• Sonny Siebert, 1968 (31). Stayed healthy and posted an ERA comfortably better than league average in each year from 1969 to 1971.

Of the nine pitchers listed, three (Bannister, Denny and McDowell) never quite regained their form after losing their command. The other six returned to form, however, and most are notable for their long, productive careers. I like to call this the Dan Duquette Fallacy, named in honor of the embattled GM’s ill-advised proclamation in the winter of 1996 that Roger Clemens‘ productive days were behind him.

When a hitter with a great track record is in the midst of an off season in the middle of his career, he is generally given the benefit of the doubt, and the loss of productivity is written off as statistical variance (stathead parlance), or as a “slump” (Around the Horn parlance). When the same thing happens to a pitcher, however, the opposite is true, and all sorts of rumors surface about his having lost velocity on his fastball, pitching through a dead arm period, tipping his pitches, or what have you–the implication being that he’s lost the magic and is never going to get it back.

The truth is, we don’t know exactly what causes pitchers to have off-seasons, but we do know that it’s worth looking further than a half-season back in projecting their performance–Schmidt’s stellar 2003 and 2004 campaigns count for something. There’s certainly some risk associated with Schmidt, much more than we’d have anticipated at the start of the season, and I’d want to scout him very carefully before making a move. But there’s also the chance to get one of the league’s better pitchers for a fraction of what he would have cost otherwise.

Alfonso Soriano, Rangers

PECOTA anticipated an offensive resurgence for Soriano this season, and he has made good on that promise, posting a .282/.316/.546 batting line that is an effective dead ringer for his .301/.348/.538 projection after accounting for the leaguewide offensive decline. Soriano’s speed-power combination ought to age relatively well, whatever his problems with pitch selection.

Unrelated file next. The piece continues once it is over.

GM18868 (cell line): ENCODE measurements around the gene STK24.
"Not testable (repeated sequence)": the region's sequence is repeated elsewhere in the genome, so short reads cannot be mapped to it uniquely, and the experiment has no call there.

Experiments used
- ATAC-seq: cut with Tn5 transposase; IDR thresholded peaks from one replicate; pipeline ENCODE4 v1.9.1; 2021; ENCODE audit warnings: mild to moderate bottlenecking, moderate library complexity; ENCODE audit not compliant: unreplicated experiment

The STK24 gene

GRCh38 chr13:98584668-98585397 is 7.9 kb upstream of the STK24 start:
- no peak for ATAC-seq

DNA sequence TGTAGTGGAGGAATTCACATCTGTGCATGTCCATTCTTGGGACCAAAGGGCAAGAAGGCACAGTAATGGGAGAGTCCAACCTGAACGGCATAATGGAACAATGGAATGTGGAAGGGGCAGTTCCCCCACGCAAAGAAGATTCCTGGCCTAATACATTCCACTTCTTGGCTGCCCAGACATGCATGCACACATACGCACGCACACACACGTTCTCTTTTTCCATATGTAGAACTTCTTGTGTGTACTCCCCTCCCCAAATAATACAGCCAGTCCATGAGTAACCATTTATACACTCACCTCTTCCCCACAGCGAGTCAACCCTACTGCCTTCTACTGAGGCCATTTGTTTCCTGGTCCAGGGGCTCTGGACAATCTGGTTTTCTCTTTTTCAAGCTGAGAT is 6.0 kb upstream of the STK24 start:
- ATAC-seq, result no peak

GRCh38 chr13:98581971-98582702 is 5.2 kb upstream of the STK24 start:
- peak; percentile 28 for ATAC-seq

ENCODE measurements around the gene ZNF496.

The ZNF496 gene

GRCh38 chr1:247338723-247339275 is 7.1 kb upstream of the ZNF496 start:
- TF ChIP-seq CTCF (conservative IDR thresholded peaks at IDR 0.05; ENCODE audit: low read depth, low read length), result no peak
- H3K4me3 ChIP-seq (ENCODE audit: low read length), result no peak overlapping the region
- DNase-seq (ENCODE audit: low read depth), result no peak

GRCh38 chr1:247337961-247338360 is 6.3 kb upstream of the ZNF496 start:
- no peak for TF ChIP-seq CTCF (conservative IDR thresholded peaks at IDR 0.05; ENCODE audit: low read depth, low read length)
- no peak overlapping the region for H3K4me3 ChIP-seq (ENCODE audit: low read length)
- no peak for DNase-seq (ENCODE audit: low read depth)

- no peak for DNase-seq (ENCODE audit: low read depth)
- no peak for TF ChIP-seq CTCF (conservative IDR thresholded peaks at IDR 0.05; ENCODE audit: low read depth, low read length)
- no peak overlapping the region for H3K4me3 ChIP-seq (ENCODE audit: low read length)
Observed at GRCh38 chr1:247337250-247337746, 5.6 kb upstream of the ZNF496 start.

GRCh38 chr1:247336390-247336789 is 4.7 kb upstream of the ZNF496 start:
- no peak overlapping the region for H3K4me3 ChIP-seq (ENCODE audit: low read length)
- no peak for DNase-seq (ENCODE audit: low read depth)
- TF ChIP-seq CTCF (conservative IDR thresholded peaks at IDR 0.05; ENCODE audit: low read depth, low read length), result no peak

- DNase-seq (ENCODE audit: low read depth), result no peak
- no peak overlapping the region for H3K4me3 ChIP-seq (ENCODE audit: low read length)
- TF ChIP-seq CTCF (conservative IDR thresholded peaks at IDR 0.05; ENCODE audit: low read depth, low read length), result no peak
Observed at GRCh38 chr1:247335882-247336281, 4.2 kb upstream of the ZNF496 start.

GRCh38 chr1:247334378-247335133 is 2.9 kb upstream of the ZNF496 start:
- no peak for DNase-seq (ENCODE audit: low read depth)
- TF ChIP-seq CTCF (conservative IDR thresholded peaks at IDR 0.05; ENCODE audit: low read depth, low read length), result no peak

But the problem has never been Soriano’s bat. According to Clay Davenport’s defensive statistics, Soriano has already cost his team some 20 runs in the field this year relative to a league-average second baseman, which goes a long way toward mitigating his 28.7 VORP. Defensive statistics, of course, are always something of a speculative exercise, but in this case there is good reason to give them a lot of weight, as Soriano has a long history of poor defensive performances.

To the extent that defensive statistics have their problems, they are mostly related to matters of context: perhaps the second baseman’s numbers are impacted by the shortstop’s, or the starting pitcher’s, and so forth. But Soriano posted poor defensive numbers in New York, in a pitchers’ park with a good pitching staff and a poor double play partner, and he’s posted poor defensive numbers in Texas, in a hitters’ park with a poor pitching staff and a good double play partner. His defense stinks, and between that and the offense-inflating environment of Arlington, its no wonder that the sharp knifes in Rangers management have been trying to move him virtually since the day he arrived in the Metroplex.

Phil Nevin, Padres

Nevin’s .263/.305/.409 line has surprised some this season, but not PECOTA, which looked at a slow, aging first baseman with a long injury history and projected him conservatively at .263/.337/.437 and a 35.5 percent collapse rate. A 34-year-old with this profile usually isn’t coming back, and any team hoping for better than a problem-for-problem swap a la the nixed Sidney Ponson deal is putting its focus in the wrong place.